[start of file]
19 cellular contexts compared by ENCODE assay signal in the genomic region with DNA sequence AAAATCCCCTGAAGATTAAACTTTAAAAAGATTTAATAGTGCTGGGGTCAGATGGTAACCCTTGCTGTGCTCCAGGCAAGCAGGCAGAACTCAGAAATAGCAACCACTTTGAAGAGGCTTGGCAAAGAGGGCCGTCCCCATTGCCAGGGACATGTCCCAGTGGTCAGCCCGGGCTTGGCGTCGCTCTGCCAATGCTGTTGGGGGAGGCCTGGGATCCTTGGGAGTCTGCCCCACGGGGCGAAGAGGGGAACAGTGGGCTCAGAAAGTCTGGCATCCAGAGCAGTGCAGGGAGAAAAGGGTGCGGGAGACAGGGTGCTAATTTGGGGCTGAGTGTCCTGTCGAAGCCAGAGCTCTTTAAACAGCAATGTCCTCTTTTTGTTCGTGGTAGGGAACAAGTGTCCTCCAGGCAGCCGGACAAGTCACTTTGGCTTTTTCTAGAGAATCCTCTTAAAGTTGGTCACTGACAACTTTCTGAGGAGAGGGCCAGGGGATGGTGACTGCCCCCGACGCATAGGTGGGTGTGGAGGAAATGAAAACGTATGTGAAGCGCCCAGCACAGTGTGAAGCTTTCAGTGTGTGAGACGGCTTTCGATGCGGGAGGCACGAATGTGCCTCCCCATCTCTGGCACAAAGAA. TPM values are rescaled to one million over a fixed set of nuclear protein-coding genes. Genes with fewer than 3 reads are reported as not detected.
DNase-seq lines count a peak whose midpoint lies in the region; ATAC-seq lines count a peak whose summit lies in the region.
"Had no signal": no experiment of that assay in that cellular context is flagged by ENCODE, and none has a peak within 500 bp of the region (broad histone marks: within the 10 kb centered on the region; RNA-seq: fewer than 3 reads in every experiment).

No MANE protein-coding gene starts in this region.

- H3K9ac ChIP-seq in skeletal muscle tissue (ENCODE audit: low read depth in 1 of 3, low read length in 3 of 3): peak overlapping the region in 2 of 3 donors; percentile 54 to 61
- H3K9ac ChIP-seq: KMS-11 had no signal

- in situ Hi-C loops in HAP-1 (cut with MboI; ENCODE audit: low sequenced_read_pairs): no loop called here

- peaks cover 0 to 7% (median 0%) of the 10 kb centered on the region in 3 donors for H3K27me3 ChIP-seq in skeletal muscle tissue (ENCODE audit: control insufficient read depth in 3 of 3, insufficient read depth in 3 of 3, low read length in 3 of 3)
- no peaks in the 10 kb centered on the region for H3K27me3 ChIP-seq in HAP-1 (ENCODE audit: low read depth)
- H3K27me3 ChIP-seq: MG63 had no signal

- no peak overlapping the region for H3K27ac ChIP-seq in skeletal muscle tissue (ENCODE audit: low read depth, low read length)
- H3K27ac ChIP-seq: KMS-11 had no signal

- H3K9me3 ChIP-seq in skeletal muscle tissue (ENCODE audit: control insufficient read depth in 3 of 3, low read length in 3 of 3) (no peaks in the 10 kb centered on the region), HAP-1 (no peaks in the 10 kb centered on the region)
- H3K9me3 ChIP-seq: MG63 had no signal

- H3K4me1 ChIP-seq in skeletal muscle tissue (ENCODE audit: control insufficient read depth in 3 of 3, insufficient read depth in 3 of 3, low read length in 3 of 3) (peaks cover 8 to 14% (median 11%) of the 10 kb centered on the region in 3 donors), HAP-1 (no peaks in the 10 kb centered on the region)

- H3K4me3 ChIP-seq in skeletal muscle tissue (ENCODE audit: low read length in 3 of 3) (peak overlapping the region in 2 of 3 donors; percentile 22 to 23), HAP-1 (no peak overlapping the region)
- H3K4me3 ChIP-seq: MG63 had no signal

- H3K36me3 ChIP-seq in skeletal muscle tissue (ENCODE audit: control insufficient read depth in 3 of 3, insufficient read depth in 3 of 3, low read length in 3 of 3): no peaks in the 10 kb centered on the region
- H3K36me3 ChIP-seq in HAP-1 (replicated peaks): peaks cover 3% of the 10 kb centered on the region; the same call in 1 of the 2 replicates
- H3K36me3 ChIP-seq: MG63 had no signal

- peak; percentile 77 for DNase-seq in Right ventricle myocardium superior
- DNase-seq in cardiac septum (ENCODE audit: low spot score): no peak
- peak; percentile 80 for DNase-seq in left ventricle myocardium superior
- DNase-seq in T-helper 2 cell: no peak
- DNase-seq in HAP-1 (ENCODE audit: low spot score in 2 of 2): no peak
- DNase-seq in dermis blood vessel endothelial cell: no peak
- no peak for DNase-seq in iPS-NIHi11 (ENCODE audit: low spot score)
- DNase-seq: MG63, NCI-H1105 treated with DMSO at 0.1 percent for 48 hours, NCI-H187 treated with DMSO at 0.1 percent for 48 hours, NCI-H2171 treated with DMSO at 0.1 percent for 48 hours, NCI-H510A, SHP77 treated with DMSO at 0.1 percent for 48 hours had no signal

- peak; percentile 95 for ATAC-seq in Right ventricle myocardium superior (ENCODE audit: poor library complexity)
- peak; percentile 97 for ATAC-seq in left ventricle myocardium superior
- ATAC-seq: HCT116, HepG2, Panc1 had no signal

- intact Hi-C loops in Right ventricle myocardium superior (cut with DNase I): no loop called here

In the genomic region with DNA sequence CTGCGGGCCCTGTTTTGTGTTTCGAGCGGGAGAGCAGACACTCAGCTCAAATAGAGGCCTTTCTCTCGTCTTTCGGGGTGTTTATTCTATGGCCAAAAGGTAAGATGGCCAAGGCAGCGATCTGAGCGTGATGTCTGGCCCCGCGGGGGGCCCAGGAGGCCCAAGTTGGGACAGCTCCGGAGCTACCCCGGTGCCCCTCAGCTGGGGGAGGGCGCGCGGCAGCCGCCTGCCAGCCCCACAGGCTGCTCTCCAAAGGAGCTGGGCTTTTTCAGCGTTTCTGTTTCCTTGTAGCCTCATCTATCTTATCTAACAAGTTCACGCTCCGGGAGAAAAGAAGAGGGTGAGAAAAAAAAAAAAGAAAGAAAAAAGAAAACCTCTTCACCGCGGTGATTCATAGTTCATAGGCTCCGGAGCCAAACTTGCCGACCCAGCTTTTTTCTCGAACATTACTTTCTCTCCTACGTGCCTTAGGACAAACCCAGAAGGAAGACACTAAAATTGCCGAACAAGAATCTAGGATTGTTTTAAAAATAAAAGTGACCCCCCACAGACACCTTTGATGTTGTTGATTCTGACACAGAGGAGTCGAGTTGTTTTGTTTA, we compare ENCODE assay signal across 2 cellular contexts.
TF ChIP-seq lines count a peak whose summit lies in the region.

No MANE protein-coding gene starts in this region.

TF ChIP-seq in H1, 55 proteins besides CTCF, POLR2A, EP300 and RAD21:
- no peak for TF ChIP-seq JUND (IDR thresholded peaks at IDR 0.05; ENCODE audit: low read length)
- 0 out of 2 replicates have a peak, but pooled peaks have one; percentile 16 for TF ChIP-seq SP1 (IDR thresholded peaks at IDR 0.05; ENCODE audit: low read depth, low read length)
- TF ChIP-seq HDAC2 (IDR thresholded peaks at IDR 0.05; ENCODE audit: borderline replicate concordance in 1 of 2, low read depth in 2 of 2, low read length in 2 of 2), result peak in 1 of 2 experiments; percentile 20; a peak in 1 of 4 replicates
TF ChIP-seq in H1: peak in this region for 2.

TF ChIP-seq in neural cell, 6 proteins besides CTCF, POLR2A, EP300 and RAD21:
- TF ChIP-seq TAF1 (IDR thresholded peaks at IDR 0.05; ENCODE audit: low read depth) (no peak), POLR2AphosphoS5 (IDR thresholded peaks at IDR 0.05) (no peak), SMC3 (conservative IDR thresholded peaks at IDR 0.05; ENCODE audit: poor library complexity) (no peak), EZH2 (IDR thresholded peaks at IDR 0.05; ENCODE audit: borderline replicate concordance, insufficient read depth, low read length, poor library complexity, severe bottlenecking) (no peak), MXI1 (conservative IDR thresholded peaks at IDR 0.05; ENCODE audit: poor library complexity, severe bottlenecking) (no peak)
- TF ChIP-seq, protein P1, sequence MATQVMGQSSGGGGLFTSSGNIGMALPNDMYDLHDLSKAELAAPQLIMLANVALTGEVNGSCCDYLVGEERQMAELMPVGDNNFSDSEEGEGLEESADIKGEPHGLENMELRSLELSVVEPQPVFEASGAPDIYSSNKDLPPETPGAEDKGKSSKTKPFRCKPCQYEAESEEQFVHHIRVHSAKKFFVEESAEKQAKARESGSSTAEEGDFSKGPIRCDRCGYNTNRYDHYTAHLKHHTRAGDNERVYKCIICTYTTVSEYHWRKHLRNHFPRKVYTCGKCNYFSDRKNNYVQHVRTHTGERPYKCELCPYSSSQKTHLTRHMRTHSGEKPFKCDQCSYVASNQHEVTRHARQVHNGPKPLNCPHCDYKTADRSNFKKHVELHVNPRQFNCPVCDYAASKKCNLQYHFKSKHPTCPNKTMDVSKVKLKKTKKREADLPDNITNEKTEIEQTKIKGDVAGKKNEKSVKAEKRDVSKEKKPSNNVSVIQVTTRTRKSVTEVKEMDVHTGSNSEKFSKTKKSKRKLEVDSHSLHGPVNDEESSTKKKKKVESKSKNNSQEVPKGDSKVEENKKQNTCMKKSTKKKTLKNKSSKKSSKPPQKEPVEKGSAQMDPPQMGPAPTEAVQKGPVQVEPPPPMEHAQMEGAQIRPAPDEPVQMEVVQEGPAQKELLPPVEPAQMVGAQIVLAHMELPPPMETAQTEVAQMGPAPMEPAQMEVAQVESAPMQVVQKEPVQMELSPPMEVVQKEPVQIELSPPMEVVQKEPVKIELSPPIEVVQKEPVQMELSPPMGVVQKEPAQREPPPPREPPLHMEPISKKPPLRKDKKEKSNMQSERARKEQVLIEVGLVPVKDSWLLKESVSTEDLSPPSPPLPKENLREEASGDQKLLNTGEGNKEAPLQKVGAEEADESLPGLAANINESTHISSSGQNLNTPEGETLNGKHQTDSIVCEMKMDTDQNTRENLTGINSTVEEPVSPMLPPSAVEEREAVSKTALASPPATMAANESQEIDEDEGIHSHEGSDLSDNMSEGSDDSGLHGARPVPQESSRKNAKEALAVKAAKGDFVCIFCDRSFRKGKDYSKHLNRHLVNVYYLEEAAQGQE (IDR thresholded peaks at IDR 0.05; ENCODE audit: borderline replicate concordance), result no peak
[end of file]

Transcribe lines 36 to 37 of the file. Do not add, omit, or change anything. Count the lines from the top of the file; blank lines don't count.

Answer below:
TF ChIP-seq in H1, 55 proteins besides CTCF, POLR2A, EP300 and RAD21:
- no peak for TF ChIP-seq JUND (IDR thresholded peaks at IDR 0.05; ENCODE audit: low read length)